Project


ANITA will design and develop an innovative knowledge-based user-centered cognitive investigation system for analysing heterogeneous (text, audio, video and image) online (Surface Web, Deep Web, Dark Nets) and offline (LEAs’ databases) resources for fighting illegal trafficking activities through an elegant combination of:

  • avant-garde data source analysis and blockchain technologies for the analysis of crypto-currency network and transactions (supporting the cases of Surface Web, Deep Web and Dark Nets);

  • advanced Big Data analytics tools for the automatic extraction and analysis of the vast amounts of multimodal multimedia content contained in the identified sources;

  • sophisticated methodologies for capturing, modelling, inferring, processing and storing knowledge in human understandable forms (e.g. expressive high-level semantic ontologies), including the case of connecting the connectionist learning paradigm with the symbolic learning one (i.e. extracting relevant and new knowledge from neural networks and formally storing it in the form of ontologies);

  • the development of a sophisticated, adaptive, cognitive user modelling framework that will capture, analyse, interpret, mimic and integrate key human cognitive and information processing functions for:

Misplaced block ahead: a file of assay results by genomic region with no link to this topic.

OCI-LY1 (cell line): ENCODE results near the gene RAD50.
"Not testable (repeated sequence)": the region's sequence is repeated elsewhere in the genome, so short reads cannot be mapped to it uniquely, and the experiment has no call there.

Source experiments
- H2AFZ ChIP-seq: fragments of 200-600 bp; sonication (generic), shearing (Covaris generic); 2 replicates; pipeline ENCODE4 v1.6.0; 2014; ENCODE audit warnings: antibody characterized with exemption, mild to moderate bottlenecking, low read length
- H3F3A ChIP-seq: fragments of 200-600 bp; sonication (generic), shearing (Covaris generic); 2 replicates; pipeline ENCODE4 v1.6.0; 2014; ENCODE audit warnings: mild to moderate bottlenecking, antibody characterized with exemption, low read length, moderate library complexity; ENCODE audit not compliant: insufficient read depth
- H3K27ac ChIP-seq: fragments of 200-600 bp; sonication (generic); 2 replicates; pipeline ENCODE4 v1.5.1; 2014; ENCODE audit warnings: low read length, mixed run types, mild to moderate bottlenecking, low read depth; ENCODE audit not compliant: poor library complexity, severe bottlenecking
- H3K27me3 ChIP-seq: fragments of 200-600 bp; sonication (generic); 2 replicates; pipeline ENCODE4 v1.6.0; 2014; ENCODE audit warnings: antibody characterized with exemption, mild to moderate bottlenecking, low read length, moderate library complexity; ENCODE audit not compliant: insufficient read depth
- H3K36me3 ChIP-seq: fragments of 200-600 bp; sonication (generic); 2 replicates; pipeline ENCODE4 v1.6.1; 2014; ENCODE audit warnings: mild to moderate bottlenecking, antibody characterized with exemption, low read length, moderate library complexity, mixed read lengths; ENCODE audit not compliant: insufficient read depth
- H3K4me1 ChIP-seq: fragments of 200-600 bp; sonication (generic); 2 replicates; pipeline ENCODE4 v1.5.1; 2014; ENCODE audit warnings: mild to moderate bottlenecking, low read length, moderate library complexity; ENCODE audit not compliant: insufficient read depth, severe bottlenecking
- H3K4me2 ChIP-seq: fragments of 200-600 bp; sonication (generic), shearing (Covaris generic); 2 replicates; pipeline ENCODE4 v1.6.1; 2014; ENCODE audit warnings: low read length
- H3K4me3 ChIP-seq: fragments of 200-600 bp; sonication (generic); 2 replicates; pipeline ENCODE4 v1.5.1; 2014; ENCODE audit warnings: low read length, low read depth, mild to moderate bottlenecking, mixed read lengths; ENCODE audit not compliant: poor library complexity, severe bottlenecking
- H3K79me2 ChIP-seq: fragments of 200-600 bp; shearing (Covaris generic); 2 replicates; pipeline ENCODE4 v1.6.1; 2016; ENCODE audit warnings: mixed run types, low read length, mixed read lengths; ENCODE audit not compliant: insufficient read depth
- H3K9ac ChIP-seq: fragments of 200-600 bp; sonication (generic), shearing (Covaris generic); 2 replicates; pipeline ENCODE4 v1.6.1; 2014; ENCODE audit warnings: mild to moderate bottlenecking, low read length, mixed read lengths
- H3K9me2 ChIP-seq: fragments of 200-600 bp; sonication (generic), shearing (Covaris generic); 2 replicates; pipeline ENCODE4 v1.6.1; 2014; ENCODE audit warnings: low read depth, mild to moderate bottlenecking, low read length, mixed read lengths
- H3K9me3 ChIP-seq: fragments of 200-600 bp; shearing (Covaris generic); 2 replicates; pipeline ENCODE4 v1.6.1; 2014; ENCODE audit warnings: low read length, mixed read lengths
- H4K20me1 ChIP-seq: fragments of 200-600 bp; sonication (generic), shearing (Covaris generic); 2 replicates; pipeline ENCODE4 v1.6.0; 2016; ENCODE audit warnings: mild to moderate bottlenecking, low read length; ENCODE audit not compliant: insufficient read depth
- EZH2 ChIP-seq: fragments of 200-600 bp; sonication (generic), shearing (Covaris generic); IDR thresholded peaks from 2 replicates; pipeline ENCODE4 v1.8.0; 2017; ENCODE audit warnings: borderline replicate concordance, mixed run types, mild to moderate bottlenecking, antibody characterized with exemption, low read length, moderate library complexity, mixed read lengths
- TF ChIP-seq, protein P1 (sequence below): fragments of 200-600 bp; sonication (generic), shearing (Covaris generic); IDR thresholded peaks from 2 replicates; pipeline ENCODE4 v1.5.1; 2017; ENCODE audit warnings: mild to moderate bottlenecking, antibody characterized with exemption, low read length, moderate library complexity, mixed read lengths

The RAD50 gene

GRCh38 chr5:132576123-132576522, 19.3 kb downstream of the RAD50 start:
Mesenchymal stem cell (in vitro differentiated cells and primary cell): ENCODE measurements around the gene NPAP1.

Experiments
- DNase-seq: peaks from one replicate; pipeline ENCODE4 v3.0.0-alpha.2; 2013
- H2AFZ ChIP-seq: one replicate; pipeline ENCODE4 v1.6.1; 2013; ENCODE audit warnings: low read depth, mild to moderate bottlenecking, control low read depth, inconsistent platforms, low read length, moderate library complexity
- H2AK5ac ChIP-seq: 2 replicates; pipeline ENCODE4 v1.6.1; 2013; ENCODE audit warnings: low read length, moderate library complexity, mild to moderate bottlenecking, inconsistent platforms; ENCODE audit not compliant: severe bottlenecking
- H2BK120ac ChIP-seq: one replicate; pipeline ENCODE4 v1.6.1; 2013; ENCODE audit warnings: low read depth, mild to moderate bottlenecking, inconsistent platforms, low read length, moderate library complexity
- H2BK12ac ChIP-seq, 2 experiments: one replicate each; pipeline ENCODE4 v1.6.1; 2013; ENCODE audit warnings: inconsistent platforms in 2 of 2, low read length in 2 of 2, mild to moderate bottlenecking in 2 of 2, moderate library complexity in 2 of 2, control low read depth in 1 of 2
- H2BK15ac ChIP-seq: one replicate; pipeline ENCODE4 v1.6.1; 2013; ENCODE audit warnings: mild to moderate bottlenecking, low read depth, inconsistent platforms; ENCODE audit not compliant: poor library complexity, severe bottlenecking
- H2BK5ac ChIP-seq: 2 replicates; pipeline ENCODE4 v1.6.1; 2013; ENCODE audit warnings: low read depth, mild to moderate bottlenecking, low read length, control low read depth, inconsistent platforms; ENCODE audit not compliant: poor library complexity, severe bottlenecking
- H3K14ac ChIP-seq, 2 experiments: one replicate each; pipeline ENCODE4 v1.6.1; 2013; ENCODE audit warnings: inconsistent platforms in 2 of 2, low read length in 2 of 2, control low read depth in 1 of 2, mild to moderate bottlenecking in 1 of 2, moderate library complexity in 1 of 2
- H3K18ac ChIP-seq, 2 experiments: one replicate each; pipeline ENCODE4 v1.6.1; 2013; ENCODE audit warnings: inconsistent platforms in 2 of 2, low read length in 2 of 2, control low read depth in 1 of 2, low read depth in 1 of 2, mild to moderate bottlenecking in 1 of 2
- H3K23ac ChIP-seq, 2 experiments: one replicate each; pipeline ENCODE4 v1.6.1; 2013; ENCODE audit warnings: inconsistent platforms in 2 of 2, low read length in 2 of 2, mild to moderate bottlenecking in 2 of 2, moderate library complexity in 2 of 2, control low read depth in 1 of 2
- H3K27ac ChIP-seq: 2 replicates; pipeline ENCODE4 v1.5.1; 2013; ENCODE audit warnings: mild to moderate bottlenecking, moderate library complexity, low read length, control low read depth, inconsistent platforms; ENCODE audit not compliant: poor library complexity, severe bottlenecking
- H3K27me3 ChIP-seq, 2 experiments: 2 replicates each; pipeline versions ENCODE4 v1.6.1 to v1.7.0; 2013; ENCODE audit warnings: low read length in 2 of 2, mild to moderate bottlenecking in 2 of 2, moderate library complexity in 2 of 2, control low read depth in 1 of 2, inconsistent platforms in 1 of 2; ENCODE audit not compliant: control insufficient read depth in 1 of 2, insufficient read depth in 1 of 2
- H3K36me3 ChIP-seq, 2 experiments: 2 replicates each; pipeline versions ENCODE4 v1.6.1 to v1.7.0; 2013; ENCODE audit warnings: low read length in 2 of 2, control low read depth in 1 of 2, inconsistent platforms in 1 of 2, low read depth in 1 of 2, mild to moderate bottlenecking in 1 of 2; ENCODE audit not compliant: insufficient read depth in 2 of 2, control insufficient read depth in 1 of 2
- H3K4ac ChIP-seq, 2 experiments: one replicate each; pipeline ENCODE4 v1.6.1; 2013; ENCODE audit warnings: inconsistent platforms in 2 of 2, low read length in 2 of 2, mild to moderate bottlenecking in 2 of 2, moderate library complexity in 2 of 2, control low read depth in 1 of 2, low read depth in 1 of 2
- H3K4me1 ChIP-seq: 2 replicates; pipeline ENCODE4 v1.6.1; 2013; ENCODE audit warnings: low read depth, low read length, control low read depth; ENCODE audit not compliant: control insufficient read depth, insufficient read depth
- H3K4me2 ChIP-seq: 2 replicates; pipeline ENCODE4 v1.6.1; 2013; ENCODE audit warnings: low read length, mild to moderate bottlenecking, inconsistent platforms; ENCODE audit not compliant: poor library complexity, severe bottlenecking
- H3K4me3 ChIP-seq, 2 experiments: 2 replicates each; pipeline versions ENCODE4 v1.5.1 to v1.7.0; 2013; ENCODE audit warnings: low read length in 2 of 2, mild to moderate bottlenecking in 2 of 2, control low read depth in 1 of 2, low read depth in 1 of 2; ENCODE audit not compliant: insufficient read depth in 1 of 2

• incarnating the incorporation of human perception/cognition principles in the system processing pipelines (i.e. integrating the investigators/officers/practitioners ‘in-the-loop’ of the overall analysis process)

    • facilitate the transfer of domain knowledge/expertise from the expert users to the novice ones;

  • domain-related and user-oriented intelligence applications, able to provide users with interactive dashboards to explore, reconstruct and identify patterns for spatial, temporal and causal correlations among illegal trafficking events, entities and activities and to support decision-making processes for countermeasures to undertake. All the above functionalities will be coupled and reinforced by an in-depth interdisciplinary analysis of the online illegal trafficking phenomenon (including the study of reaction strategies and countermeasures) and a thorough analysis of the online resources with respect to social, ethical, legal and privacy issues of concern. The proposed system capabilities will be demonstrated in multiple relevant operational environments.

Main goals


ANITA’s primary goal is twofold:

  • To boost the LEA’s investigation process and to significantly increase their operational capabilities, by introducing a set of innovative tools for efficiently addressing online illegal trafficking challenges (namely online data source analysis, blockchain analysis, Big Data analytics, knowledge modelling, incorporation of human cognitive function in the analysis pipelines, user-oriented intelligence applications)